Recently, in a few years, many cases of juvenile delinquency remained in the news. Some of them were serious cases like murder and rape that shook the consciences of our society. Juvenile delinquent, literal meaning of this term is ‘young offender’, a teenager irrespective of their gender who has committed a crime. Juvenile Justice Act 1986, which became the first law regarding juvenile justice in India used the word juvenile delinquent, later in 2000, the new juvenile justice act came into force and introduced a new word juvenile in conflict with law.
But in December 2012, an unfortunate horrific Delhi gang-rape case happened that shook the entire country and greatly impacted public perception. People started to feel that the juvenile justice act is very lenient and it should be stringent. As a result, specifically, a provision was added to the 2015 Juvenile Justice Act, under which if a child between the age of 16 to 18 years commits any heinous or serious crime then after the preliminary assessment of his maturity if the juvenile justice board finds it appropriate that his/her trial should be done like an adult then their case can be transferred to children’s coat and then the children’s coat will decide whether the child should be trialed under juvenile justice act or under the provisions of CrPc, and if their trial will be done under crpc like an adult then he/she will be given punishment under IPC, but here also keep in mind that two types of punishments cannot be given to any child in conflict with the law, the first death penalty, and second life imprisonment without the possibility of release.
Favor of rights and transfer of cases of children over 16 years of age for committing serious crimes, the provision I just told you to give it effect in 2015 juvenile justice act crime was divided into three parts, 1st petty offense, 2nd serious offense, and 3rd heinous offense. Petty offence includes a crime for which an adult under regular criminal justice system is sentenced to maximum of three years of imprisonment. For example- section 379 IPC which is for theft, when such crime is committed by a minor then there is summary proceeding of those cases under juvenile justice board. Serious offence involves a crime in which an adult under regular criminal justice system is sentenced to 3 to 7 years of imprisonment, for example- section 326(b) of IPC which is for acid attack where punishment is for 5 to 7 years. When a minor commits such crime, then the processing of their case will be conducted as summoned case under the juvenile justice board. Heinous crime is one for which an adult under regular criminal justice system gets a minimum of 7 years of imprisonment and even more which last on death penalty, for example- section 376 of IPC which is for rape where minimum punishment is 7 years and maximum life imprisonment. When a minor commits such a crime, then if he/she is less than 16 years then their cases will be heard in juvenile justice board only, but if they are between 16 to 18 years then their cases proceed either in juvenile justice board or in children’s court as per the seriousness of that crime.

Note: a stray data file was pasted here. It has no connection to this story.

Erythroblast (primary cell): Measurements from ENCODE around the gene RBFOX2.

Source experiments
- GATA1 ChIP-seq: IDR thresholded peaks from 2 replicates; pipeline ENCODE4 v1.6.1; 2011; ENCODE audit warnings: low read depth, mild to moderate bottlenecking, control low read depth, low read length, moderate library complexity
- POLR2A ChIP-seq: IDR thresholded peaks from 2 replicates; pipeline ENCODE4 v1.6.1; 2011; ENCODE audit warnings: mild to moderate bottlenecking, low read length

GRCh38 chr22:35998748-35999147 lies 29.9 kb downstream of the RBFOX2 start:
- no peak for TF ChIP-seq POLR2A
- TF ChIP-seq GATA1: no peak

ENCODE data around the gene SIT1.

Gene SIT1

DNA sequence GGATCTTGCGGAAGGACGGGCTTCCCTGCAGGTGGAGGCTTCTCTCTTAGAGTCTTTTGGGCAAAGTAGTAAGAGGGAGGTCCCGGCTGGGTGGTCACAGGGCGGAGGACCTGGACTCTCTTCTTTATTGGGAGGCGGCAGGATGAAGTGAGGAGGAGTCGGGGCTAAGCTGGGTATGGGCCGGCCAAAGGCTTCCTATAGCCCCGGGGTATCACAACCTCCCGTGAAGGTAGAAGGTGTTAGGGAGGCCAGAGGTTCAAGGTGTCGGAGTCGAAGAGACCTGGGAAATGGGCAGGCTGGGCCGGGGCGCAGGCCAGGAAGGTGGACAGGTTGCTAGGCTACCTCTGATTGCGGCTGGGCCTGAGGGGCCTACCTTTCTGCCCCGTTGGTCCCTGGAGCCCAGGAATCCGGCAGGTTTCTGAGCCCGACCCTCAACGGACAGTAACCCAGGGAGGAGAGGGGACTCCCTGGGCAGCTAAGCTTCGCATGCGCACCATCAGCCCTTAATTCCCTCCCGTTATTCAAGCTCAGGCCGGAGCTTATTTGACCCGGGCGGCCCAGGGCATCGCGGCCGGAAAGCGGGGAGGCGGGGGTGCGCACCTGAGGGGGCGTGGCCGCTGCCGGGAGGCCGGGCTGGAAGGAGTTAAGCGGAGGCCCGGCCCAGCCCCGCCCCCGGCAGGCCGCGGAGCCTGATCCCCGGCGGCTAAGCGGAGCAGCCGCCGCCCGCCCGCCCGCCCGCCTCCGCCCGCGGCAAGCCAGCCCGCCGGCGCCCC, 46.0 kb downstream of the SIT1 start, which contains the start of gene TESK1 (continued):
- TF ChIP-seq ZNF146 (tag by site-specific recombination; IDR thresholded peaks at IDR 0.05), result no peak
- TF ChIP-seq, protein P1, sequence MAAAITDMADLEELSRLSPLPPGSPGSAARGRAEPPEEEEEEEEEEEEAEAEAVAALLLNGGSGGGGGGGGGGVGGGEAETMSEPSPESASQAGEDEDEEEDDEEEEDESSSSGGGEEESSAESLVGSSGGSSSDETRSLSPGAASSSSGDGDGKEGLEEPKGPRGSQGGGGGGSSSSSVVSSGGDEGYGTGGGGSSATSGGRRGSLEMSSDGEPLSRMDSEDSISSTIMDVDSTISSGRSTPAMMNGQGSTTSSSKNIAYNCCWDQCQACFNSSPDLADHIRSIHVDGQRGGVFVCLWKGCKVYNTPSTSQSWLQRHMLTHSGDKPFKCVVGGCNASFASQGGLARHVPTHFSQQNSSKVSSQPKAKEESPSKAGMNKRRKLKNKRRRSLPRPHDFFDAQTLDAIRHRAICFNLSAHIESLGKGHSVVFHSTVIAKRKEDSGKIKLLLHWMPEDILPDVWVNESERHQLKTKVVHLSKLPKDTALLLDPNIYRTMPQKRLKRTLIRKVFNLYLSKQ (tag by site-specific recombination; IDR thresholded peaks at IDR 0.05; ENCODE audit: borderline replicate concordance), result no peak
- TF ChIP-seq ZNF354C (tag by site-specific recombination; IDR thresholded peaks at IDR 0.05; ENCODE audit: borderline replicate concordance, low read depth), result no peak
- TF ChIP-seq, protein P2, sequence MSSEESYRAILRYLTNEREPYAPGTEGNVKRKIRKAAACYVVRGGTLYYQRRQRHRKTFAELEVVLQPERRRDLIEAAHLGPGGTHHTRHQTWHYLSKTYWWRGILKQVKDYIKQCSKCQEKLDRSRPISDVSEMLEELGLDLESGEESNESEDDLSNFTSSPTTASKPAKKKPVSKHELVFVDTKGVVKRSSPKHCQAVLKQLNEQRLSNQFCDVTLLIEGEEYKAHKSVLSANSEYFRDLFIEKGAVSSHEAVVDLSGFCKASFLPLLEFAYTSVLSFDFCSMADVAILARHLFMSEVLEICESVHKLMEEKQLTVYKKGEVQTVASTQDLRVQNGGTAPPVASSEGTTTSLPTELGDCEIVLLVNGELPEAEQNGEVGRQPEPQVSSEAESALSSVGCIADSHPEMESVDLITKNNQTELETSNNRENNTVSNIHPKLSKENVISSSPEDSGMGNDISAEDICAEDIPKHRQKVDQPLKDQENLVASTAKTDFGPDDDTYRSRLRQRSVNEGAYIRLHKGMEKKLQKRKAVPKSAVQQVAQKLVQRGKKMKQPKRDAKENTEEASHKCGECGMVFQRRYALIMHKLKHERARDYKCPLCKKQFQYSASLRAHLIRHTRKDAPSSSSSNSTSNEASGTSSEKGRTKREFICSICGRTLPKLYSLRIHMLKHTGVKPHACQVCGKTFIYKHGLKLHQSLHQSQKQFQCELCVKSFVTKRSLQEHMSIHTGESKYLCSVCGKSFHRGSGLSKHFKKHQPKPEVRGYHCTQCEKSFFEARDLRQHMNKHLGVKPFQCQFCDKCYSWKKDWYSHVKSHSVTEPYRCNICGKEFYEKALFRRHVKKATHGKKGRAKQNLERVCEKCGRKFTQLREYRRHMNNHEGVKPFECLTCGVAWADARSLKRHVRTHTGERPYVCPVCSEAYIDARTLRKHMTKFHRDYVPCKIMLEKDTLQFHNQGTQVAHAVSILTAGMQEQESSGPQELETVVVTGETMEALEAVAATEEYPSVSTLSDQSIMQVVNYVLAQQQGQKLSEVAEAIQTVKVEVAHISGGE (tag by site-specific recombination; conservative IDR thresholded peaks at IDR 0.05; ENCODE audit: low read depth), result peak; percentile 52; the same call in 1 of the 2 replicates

Juvenile justice act is a remedial and a corrective law, therefore, the interpretation of its provision is for the best interest and for the benefit of child in conflict with law. As juvenile justice board ensure child’s right and protect it throughout the process of inquiry, after case and rehabilitation and also ensures the proper availability of legal aid to them. Juvenile justice board conduct at least one inspection visit every month of CCI’s meant for children in conflict with the law and also conduct regular inspection of jail. Juvenile justice board passes order for readmission of child in school and also provides deploy service of student volunteers or NGO’s for Para legal tasks.
Author: Pratyaksha, IMS law college Noida